Laura: I think those are great thoughts to end on, Courtney. Thank you so much for taking the time to share your story with me. Any last words for the readers?
Courtney: Hmm. Everything changes when you realize that you are indeed here for a reason, that you have a destiny. With that in mind, I say Be An Acorn.
THANK YOU again, Courtney, for joining us at Close Families to share this awesome, inspiring, and humbling interview. To learn how you can help the victims of human trafficking, just click the button below to check out Hope Soap. I’m also going to leave the button on my sidebar so that you can have easy access to the project’s website anytime! I’ve used the soaps and they are AMAZING. Seriously, my home smelled good for days just from opening the box!! 🙂 If you have any questions for Courtney, contact him at Be An Acorn. Don’t forget to follow Be An Acorn to keep up with Courtney’s journey, or like the Be An Acorn page on Facebook by clicking here!
I’m so excited to tell you all that I have started a new opportunity. While I love blogging and will continue to do so, it doesn’t help pay the bills!
So today, I’m sharing with you the new adventure I have begun as a Mary Kay Independent Beauty Consultant! Before you click away from this page!!… Haha! Close Families is NOT going to become a blog about makeup or skin care or fashion. It’s purpose will stay the same. However, when I feel that there is an opportunity to share with you all some family-friendly information, and tell you about some great products that go along with that info, it would be a waste on my part not to do so!
For now, you can help me get off on a great start by checking out my brand new website and letting me know what you think!
In the future, I plan on a post here and there like offering a quick morning skin care/beauty routine for busy moms, an informative post about the importance of sunscreen this summer, and maybe even an occasional giveaway or great deals for my Close Families readers. I’m so excited about this opportunity, and I think it’s going to be a great fit for me, and a great next step for my family.
Let me know what you think in the comments below!
**If you would like to place an order (Valentine’s Day is coming up after all… Why not treat yourself or your spouse!), I also want you to know that all of our products have a 100% satisfaction guarantee and you can order and pay online through my secure website via ProPay!**
Chugging along with our Baby Tips for First Time Parents series, today’s topic is a personal favorite. Being a writer with an English degree, a baby’s language development is close to my heart. There are many tools that we as parents can use to help our babies get off to a good start in their language skills. Here are some of my best tips!
-Read. From birth. Every day. There is no better way to encourage a good vocabulary and an early desire to read than by reading to your baby on a daily basis. Take some time each day, whether it’s in the morning or before bedtime, to snuggle up with a few books.
-Have books accessible on your baby’s level. Whether it’s a low (sturdy) bookshelf or a basket or bin on the floor, having cloth books and board books available for your baby to grab, turn the pages, and look at the pictures on his or her own is also a great way to let them have early exposure to language in print form.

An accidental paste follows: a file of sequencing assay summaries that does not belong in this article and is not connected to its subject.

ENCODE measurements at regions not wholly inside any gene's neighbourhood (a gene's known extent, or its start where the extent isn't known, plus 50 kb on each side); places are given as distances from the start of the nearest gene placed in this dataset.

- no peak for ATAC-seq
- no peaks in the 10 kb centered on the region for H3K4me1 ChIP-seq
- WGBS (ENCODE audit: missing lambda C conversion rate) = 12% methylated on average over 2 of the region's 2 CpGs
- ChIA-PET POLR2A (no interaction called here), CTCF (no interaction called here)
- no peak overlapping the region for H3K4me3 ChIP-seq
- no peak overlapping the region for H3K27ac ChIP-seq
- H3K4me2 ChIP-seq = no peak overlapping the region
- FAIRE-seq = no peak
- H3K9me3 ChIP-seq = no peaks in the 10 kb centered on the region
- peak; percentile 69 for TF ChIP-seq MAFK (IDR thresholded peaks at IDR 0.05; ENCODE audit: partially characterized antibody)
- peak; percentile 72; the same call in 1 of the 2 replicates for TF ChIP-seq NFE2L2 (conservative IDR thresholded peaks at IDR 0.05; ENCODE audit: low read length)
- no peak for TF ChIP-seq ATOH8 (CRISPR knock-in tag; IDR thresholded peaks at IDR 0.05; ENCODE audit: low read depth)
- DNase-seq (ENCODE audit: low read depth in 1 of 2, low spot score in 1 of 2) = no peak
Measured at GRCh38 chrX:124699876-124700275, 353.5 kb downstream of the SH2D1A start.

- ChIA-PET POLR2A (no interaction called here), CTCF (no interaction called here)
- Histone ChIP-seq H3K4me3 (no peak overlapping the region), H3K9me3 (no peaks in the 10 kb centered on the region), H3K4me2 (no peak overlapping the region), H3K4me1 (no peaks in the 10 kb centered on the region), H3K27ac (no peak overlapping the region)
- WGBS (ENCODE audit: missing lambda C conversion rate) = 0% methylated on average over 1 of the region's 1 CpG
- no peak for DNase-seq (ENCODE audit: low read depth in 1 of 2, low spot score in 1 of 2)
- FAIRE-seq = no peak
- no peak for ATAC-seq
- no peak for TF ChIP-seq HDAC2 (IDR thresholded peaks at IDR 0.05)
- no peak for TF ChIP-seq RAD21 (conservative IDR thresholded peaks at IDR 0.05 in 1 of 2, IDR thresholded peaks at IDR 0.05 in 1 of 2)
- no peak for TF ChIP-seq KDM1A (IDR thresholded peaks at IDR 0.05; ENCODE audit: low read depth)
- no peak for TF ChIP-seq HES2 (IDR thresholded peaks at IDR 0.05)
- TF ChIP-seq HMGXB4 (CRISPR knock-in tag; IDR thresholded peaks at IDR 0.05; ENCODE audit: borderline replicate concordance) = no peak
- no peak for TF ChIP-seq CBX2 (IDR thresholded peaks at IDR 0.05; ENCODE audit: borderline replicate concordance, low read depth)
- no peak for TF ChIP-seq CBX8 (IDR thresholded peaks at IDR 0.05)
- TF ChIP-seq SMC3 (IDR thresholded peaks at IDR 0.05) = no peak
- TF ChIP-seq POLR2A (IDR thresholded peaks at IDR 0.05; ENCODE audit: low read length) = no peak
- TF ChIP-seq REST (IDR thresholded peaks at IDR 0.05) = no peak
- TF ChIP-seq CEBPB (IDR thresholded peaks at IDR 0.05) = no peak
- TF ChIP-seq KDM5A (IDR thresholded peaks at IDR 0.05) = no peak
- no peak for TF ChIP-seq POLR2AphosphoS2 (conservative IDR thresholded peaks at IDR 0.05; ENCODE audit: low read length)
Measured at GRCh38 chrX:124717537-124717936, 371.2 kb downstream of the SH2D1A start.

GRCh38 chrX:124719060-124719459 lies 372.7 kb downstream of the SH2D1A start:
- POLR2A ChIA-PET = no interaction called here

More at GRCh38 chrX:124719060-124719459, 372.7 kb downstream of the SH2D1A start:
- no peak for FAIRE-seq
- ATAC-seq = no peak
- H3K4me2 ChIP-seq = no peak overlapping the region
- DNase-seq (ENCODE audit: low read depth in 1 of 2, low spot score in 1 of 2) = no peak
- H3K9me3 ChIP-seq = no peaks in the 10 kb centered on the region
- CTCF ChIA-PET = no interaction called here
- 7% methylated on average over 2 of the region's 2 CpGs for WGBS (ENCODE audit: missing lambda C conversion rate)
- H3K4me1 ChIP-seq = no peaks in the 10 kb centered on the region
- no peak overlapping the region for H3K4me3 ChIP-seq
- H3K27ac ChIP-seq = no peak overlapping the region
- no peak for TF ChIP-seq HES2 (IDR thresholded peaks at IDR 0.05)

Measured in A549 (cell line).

-Give them a constant play-by-play of daily activities. Babies are so curious about this world that is brand new to them. And as parents, we are their first tour guide. When we take the time to talk them through daily activities, a play-by-play of the day, (i.e. “Let’s change your diaper! Here are the wipes. Here is the diaper.”) it gives them an opportunity to hear a variety of words and to let them begin to make connections between the words you say and how those words relate to their daily life.
-Ask open-ended questions. This makes you feel a bit like you’re talking to yourself all day long (as an infant teacher, I was often in a room for 8 hours a day with only four babies to talk to… talk about one-sided conversations!), but it is key to encouraging your baby to respond and to develop the back and forth rhythm of conversational language. Listen for cues that your baby might be trying to attempt words or conversation. For example, here is a conversation I had this morning with my 8-month-old while he was playing with a soft ball:
“What is that?” I asked.
“Oh, is that a ball?”
Silence as he concentrated on picking up the ball.
“What does the ball feel like?”
“A ga da ba da.” (or some sort of baby babble!)
“Does that feel soft?”
“What can you do with that ball?”
“Can you throw the ball?”
(more baby babble as he chews on the ball)
“I see that you can taste the ball too! What does the ball taste like?”
-Repetition. Notice in the previous example that I repeated the word “ball” several times, since that was the toy he was playing with. Repeating the same simple words over and over again helps a baby learn to recognize words before they can even speak them. This is called their receptive language. Also, the words you repeat most often usually become some of the first words that your baby can speak, such as Mama, Dada, dog, ball, eat, etc. Generally speaking, the more often they hear a word, the faster they will attempt to repeat them back to you.
-Minimize the use of baby talk. Babies learn their behaviors through both their own curious exploration and through modeling that they see from their parents. It makes sense that if a baby is hearing proper language as opposed to baby talk, that they will learn to pronounce words correctly faster than if they are hearing them pronounced incorrectly. (Consequently, I need to work on this one! I have a bad habit of using the word “tweepy” instead of “sleepy.” Don’t ask where it came from, it just comes out! I’m working on this one right along with you!!) Babies do love a high-pitched voice, so it’s okay to use baby-friendly tones and inflections, as long as you are pronouncing words correctly and clearly for them!